Lady Gaga Apologizes for Her 2013 R. Kelly Collaboration, Vows to Remove It From Streaming Services

Andrea Park
Following the debut of docuseries 'Surviving R. Kelly,' artists like Lady Gaga, Phoenix, and Chance the Rapper have all apologized for working with R. Kelly.

After being called out online for not speaking out against former collaborator R. Kelly's alleged sexual abuse—especially in the wake of those allegations' resurfacing in the new Surviving R. Kelly docuseries—Lady Gaga has issued a formal apology for her silence on the matter and for her collaboration on 2013's "Do What U Want (With My Body)." Gaga shared the statement on Twitter on Wednesday evening, with the caption, "I stand by anyone who has ever been the victim of sexual assault."

She began her apology by offering her support to the survivors of R. Kelly's alleged abuse, noting, "What I am hearing about the allegations against R Kelly is absolutely horrifying and indefensible." She went on to explain how her own history of sexual abuse influenced the content of the 2013 track and its accompanying video, which she said were made during a "dark time" in her life. "My intention was to create something extremely defiant and provocative because I was angry and still hadn't processed the trauma that had occurred in my own life," she wrote. "I think it's clear how explicitly twisted my thinking was at the time."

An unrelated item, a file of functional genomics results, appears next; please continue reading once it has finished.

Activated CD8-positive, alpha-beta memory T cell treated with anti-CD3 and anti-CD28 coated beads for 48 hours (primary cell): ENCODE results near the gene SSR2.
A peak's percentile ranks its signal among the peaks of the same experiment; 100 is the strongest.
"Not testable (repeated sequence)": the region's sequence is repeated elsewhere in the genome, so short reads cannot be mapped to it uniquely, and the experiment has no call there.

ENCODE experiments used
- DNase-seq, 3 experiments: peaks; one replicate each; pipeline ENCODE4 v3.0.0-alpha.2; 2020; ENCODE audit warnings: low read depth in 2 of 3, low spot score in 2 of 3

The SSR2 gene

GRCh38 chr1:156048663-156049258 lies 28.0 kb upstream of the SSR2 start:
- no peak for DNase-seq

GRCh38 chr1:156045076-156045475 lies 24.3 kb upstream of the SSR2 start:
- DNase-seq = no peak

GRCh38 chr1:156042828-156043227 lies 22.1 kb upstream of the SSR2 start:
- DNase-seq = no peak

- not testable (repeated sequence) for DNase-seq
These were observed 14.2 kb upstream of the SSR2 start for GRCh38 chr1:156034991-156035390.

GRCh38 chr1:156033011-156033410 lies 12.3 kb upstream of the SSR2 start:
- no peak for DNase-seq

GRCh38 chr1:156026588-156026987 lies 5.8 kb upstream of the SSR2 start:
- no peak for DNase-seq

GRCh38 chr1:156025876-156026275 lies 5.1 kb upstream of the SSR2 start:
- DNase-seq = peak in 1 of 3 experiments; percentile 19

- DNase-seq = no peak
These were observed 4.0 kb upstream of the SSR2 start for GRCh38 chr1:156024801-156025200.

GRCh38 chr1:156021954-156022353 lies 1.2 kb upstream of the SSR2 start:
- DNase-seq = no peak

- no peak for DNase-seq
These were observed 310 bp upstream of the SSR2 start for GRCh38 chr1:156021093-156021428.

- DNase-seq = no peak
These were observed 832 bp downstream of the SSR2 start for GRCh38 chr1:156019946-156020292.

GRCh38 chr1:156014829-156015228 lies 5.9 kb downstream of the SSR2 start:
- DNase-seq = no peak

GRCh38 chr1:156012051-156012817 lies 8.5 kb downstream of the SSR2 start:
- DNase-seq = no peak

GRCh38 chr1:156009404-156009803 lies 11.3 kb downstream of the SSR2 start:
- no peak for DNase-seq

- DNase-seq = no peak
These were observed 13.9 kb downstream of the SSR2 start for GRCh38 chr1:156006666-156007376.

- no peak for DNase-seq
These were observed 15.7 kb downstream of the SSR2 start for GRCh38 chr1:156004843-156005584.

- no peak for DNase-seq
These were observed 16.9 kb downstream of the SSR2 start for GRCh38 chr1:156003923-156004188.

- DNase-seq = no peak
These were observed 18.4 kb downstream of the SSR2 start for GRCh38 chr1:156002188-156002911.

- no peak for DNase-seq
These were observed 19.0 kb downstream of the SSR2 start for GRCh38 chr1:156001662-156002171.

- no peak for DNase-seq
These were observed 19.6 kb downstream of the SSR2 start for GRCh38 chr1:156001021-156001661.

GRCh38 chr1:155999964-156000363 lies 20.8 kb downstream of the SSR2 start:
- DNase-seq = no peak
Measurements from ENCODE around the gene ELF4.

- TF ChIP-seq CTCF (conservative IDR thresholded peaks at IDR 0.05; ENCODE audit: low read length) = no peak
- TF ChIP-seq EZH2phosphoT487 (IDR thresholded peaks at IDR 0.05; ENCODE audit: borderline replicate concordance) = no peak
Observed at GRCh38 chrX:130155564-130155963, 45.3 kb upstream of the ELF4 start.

Gaga continued, "If I could go back and have a talk with my younger self, I'd tell her to go through the therapy I have since then, so that I could understand the confused post-traumatic state that I was in—or if therapy was not available to me or anyone in my situation—to seek help, and speak as openly and honestly as possible about what we've been through. I can't go back, but I can go forward and continue to support women, men, and people of all sexual identities, and of all races, who are victims of sexual assault."

After clarifying that the statement's intention wasn't to make excuses for her actions, but to attempt to explain them, Gaga wrote, "Til it happens to you, you don't know how it feels. But I do know how I feel now. I intend to remove this song off of iTunes and other streaming platforms and will not be working with him again." She added, "I'm sorry, both for my poor judgment when I was young, and for not speaking out sooner. I love you."

At the time of their collaboration, which came after R. Kelly had been acquitted in a child pornography trial, Gaga defended working with him. "Both R. Kelly and I have, sometimes, very untrue things written about us," she said during a press conference in 2013, per The Washington Post. "In a way, this was a bond between us. We were able to say, 'The public, they can have our bodies, but they cannot have our mind or our heart.' It was a very natural collaboration."

Since Surviving R. Kelly premiered on Lifetime, a Georgia district attorney's office has reportedly opened an investigation into the allegations of sexual abuse, and a Chicago prosecutor has reportedly asked for the cooperation of survivors and witnesses. R. Kelly has denied the accusations.

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